Notre-Dame fire: Scots churches urged to ring bells in solidarity

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Cathedrals and churches are being urged by the Moderator of the Church of Scotland to ring their bells in solidarity with Paris following the devastating fire that struck the Notre-Dame cathedral.

The legendary Gothic landmark, which has stood for nearly 850 years, suffered extensive damage following the fire, which destroyed the steeple and much of the roof.

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Rt Rev Susan Brown, Moderator of the General Assembly, urged Kirk congregations to ring their bells where possible at 7pm tomorrow evening, which would be almost exactly three days since the fire broke out.

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Susan Brown has urged churches to ring bells after the Notre-Dame fire.Susan Brown has urged churches to ring bells after the Notre-Dame fire.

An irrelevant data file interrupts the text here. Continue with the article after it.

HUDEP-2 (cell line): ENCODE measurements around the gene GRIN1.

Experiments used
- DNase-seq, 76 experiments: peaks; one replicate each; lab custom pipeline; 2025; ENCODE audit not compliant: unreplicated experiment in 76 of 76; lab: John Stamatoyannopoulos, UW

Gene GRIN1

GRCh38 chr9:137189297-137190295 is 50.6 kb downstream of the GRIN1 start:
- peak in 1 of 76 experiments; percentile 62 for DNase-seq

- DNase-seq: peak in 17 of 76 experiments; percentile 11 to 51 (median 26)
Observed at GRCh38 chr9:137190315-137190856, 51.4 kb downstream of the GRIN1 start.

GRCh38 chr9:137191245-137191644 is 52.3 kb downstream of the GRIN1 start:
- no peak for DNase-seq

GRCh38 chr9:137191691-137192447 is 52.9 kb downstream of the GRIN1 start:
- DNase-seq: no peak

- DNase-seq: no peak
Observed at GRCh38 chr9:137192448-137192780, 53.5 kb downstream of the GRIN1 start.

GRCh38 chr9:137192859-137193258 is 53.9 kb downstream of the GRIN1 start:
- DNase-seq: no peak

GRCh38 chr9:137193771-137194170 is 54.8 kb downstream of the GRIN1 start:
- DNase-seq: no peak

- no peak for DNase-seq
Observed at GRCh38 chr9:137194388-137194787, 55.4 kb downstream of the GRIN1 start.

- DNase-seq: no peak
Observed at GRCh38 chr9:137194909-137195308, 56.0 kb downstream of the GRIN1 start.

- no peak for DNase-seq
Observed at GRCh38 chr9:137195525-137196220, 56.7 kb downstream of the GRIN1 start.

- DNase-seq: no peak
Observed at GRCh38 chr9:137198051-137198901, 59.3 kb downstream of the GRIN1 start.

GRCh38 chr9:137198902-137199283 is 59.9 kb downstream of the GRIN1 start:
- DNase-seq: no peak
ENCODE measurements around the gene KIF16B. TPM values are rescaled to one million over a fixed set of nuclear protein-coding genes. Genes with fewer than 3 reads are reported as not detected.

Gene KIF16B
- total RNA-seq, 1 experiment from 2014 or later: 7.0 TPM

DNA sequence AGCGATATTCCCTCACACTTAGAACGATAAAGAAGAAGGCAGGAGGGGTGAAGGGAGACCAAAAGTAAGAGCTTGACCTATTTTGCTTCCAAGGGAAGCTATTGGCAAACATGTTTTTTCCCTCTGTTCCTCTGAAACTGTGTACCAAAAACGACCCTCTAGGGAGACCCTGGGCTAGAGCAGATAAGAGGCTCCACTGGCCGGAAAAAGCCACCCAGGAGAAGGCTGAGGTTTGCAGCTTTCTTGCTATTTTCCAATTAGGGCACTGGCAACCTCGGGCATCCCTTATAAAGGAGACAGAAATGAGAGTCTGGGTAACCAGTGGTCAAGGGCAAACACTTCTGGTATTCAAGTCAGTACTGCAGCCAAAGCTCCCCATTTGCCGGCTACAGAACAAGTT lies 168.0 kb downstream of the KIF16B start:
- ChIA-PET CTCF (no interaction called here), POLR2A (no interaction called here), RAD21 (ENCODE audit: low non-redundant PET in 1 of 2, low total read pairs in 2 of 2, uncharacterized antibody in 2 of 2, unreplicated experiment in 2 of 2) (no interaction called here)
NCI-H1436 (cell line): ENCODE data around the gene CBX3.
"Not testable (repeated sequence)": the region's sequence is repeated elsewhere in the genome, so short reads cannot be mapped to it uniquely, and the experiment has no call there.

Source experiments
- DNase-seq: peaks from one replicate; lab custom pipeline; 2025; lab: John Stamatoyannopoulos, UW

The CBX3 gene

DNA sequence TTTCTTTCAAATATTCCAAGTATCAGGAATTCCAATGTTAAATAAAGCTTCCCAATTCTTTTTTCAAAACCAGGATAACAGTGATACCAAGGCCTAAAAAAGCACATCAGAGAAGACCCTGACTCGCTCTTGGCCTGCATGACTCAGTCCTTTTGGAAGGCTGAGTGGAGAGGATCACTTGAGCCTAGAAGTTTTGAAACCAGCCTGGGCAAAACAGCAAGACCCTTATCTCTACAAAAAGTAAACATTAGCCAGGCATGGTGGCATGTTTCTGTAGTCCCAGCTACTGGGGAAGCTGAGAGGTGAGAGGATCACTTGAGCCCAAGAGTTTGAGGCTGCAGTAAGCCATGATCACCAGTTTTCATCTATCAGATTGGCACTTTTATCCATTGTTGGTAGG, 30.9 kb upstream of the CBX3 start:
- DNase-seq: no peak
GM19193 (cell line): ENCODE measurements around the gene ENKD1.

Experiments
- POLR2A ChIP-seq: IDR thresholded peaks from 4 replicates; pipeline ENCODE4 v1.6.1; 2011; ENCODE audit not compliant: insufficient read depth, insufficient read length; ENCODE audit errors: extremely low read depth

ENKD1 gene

Susan Brown has urged churches to ring bells after the Notre-Dame fire.

Donations to restore the Unesco World Heritage site, one of the most enduring landmarks in Western Europe, have reached £700m as a number of France’s most prominent business leaders and families made public their desire to aid the work.

Mrs Brown said: “The world has been shocked and saddened by the devastating fire at Notre Dame Cathedral.

“The reaction is so great because the Church is more than ‘just’ a building.

“Many buildings, as well as being worship spaces, are a celebration of the gifts of stone masons, carpenters, glass makers, artists and musicians.

“They also house history and Notre Dame is one such church.

“In sympathy and solidarity with the people of Paris, I would encourage our churches and cathedrals, where possible, to ring their bells at 7pm on Thursday for seven minutes.”

Rev Jan Steyn, minister of the Scots Kirk in Paris, said: “Notre Dame is a tourist attraction, a place of worship, a refuge, a character in movies and novels.

“But for millions of people it is an icon, a home, a place with personality.

“For Parisians, Notre Dame is a calming presence and a reminder of the bigger presence.

“It is a place revered by a nation even though France is a secular state.”

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